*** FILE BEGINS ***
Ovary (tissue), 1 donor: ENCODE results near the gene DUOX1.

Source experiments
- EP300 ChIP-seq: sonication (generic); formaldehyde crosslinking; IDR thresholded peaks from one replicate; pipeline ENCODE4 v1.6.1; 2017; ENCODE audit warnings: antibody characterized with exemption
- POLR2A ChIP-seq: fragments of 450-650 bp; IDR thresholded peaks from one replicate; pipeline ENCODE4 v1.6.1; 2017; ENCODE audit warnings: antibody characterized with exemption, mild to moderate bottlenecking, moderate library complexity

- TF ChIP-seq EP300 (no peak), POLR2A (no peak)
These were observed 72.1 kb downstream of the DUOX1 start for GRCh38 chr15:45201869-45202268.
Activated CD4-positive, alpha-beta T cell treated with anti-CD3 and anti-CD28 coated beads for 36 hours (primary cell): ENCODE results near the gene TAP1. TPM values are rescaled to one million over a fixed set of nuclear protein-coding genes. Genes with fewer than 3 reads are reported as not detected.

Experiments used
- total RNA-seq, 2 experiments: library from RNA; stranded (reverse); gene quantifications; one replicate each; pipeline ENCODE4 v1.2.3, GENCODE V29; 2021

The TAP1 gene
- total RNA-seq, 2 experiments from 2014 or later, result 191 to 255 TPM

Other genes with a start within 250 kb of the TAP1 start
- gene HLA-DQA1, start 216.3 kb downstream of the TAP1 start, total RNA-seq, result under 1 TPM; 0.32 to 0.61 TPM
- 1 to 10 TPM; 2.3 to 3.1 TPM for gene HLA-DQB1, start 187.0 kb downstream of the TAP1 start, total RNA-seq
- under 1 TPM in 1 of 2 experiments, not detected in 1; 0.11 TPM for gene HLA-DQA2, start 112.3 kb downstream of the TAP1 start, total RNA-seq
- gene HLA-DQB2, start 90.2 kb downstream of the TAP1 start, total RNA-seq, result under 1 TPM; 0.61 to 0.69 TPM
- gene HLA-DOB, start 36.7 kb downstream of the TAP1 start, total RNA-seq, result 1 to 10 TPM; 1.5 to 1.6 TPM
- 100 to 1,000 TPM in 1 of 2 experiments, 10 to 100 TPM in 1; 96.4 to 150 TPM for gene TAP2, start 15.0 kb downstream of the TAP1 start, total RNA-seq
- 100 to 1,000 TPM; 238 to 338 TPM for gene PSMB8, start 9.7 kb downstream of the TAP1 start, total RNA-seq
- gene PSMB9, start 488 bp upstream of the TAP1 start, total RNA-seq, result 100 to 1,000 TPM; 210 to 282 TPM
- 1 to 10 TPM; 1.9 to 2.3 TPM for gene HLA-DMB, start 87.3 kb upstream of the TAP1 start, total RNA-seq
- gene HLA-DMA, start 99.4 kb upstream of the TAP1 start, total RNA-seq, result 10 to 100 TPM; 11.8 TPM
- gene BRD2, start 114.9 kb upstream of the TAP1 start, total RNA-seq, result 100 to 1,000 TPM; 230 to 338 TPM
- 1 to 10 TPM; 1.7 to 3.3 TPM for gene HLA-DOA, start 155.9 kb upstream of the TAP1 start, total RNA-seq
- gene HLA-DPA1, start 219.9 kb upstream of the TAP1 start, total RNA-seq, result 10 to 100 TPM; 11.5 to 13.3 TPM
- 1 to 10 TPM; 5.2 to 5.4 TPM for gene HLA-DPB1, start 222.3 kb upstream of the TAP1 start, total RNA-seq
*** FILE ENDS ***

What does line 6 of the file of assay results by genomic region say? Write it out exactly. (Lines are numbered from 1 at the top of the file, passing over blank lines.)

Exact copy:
These were observed 72.1 kb downstream of the DUOX1 start for GRCh38 chr15:45201869-45202268.